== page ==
Israel minister plans Trump station at Western Wall
Jerusalem — Israel’s transportation minister is pushing ahead with a plan to extend Jerusalem’s soon-to-open high speed rail line to the Western Wall, where he wants to name a future station after President Donald Trump.
Yisrael Katz’s plan, currently in the initial planning stage, involves constructing two underground stations and excavating over 2 miles of tunnel beneath downtown Jerusalem and under the politically and historically sensitive Old City. The Western Wall is the holiest site where Jews can pray.
Transportation Ministry spokesman Avner Ovadia said Wednesday the project is estimated to cost more than $700 million and, if approved, would take four years to complete.
Katz’s office said in a statement that the minister advanced the plan in a recent meeting with Israel Railways executives, and has fast-tracked it in the planning committees.
Katz said a high speed rail station would allow visitors to reach “the beating heart of the Jewish people -- the Western Wall and the Temple Mount.” He proposed naming the future station after Trump “for his brave and historic decision to recognize Jerusalem as Israel’s capital” earlier this month.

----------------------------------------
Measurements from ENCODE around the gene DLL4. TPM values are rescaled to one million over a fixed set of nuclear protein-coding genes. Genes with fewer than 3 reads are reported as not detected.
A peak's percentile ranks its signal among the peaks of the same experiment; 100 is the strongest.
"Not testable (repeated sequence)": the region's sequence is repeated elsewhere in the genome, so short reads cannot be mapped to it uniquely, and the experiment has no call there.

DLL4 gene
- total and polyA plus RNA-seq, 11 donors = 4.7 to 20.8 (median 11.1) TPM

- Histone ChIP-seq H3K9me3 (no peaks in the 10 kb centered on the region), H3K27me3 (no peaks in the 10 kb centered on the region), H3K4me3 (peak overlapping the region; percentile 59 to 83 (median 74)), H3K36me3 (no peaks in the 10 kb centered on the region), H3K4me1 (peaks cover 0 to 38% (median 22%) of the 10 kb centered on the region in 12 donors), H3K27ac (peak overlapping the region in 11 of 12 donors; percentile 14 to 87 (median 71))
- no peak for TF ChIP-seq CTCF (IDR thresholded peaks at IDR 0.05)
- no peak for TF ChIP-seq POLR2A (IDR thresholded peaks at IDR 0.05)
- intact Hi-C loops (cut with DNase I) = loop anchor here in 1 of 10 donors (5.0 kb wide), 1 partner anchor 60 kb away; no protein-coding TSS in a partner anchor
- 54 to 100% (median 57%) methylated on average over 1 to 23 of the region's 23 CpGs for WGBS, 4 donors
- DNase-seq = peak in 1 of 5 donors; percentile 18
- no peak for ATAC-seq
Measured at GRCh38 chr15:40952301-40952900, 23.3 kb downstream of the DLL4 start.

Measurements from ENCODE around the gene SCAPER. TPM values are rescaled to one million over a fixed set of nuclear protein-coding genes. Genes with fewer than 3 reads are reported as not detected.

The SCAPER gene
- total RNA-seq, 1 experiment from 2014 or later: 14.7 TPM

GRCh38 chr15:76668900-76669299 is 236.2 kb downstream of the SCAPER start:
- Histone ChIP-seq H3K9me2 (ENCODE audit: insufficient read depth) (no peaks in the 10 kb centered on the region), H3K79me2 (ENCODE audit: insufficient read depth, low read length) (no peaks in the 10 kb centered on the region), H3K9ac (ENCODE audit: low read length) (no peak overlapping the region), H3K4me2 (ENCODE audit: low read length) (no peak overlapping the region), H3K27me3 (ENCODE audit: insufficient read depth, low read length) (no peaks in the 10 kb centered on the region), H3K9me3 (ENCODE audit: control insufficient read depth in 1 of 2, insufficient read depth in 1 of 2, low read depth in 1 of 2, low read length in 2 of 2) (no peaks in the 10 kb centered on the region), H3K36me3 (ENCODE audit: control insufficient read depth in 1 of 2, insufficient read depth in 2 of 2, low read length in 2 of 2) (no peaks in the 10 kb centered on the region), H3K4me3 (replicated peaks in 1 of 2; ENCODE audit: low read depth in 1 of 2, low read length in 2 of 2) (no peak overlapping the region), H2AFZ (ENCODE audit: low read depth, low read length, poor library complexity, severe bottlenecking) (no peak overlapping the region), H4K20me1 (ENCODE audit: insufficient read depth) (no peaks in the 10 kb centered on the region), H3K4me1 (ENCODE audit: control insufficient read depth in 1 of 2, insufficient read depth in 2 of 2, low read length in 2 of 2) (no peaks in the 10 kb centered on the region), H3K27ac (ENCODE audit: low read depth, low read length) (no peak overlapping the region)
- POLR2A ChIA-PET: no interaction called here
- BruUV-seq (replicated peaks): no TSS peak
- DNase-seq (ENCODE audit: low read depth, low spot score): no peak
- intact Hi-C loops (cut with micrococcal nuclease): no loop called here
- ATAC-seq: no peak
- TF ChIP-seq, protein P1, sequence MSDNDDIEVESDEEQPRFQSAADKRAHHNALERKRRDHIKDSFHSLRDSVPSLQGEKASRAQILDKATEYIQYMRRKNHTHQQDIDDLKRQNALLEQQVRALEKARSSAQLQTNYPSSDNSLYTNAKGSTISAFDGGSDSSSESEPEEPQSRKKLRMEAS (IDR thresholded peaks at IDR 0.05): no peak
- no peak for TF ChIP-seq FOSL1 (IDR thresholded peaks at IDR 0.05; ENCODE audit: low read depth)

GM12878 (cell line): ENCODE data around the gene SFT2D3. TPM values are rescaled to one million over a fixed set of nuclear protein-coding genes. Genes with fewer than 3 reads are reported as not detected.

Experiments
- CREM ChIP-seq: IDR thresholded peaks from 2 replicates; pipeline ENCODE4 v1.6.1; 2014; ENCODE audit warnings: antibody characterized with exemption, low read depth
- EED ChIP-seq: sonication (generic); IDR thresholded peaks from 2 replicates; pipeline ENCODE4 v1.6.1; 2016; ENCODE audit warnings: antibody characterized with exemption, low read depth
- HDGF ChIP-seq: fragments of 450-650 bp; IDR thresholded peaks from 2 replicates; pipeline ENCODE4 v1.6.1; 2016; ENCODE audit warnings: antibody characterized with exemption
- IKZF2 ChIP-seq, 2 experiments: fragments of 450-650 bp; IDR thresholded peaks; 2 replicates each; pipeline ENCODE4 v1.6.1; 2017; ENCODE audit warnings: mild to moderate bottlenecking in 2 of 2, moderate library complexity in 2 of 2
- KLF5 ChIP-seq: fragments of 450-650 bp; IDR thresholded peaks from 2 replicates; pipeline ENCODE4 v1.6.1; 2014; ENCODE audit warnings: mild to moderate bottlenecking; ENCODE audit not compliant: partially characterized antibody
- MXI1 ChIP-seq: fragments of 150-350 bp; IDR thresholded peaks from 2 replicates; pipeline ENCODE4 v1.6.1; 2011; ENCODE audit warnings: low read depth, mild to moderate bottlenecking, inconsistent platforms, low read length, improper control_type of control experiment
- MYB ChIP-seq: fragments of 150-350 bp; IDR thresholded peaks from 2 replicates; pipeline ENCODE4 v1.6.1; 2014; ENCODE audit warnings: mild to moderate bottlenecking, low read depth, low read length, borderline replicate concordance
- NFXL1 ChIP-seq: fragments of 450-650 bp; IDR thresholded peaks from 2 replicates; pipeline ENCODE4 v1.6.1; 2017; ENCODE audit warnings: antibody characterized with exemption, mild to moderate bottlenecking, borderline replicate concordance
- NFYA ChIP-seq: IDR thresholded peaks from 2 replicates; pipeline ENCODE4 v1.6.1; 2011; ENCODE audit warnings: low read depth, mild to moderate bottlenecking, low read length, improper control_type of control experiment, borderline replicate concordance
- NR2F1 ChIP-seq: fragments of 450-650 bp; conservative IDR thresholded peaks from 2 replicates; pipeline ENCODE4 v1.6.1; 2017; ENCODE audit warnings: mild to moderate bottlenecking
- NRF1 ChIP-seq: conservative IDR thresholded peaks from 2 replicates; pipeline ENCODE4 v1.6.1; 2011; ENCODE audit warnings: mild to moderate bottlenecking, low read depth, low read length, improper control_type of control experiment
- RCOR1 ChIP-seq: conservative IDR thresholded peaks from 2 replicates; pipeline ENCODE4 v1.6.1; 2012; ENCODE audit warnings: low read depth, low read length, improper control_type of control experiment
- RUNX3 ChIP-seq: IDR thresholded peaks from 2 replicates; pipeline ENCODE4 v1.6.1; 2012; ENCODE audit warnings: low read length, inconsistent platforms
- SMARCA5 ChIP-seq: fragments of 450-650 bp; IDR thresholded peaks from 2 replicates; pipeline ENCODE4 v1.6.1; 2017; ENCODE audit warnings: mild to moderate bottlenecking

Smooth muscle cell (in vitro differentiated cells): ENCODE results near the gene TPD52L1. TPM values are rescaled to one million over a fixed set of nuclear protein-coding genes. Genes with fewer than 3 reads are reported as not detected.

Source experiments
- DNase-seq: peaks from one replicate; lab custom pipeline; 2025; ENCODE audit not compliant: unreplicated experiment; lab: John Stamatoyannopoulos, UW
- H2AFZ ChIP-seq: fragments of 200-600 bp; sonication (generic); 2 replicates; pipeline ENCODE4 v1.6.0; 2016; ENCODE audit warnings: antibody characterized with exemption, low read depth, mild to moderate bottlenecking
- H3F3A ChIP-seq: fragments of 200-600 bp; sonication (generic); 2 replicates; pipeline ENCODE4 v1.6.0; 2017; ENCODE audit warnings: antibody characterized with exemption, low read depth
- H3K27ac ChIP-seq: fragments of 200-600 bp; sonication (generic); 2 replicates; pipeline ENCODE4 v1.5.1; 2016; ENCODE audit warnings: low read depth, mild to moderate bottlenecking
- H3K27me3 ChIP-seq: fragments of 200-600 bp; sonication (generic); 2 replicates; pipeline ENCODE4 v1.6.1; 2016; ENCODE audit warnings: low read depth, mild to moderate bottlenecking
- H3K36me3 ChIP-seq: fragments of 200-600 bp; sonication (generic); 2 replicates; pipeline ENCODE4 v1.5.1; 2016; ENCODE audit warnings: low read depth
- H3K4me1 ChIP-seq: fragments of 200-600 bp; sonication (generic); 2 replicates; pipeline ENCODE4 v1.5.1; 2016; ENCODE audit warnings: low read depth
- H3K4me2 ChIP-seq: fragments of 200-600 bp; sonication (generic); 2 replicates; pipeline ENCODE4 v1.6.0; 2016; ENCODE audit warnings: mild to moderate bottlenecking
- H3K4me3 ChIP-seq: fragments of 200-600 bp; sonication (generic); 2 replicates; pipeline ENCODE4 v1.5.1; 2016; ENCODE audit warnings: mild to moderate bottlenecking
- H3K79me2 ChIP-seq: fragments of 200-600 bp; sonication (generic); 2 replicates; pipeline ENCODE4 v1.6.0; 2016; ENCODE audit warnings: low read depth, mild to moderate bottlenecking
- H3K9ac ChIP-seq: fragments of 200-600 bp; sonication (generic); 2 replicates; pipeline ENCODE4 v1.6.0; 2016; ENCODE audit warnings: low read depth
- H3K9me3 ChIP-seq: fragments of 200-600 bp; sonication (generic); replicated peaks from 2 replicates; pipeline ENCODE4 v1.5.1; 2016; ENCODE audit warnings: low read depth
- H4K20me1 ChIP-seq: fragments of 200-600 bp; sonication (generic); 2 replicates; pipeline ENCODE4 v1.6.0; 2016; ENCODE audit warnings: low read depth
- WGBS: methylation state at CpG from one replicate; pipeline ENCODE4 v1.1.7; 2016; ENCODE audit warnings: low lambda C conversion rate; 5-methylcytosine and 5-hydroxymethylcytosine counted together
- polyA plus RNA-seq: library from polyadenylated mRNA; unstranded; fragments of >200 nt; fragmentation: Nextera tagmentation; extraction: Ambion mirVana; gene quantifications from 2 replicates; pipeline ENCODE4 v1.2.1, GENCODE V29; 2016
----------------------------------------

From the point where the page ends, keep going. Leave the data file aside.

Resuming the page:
Trump’s announcement has enraged the Palestinians and much of the Muslim world. The United Nations General Assembly adopted a resolution last week rejecting the U.S.’s recognition of Jerusalem as Israel’s capital, with several traditional American allies voting in favor of the motion.
The Western Wall train proposal will likely face opposition from the international community, which doesn’t recognize Israeli sovereignty over east Jerusalem and the Old City, which Israel captured in the 1967 Mideast war and later annexed. The Palestinians seek east Jerusalem and the Old City, home to Muslim, Christian and Jewish holy sites, as capital of a future state.
Digging railway tunnels to the Western Wall would also entail excavating in Jerusalem’s Old City, where religious and political sensitivities — as well as layers of archaeological remains from the city’s 3,000-year history — could prove a logistical and legal quagmire.
Despite the likely opposition to the project, Ovadia said he expects the plans to be approved in the coming year, barring major complications. The Tel Aviv-Jerusalem high-speed line is expected to open next spring.
“There’s no reason why this train won’t be built,” he said. “We already know how to deal with no less difficult opposition.”
Katz has previously proposed other ambitious infrastructure projects, including an artificial island off the coast of the Gaza Strip that would serve as an air and seaport for the Palestinian territory, and a railway connecting Israel with Saudi Arabia.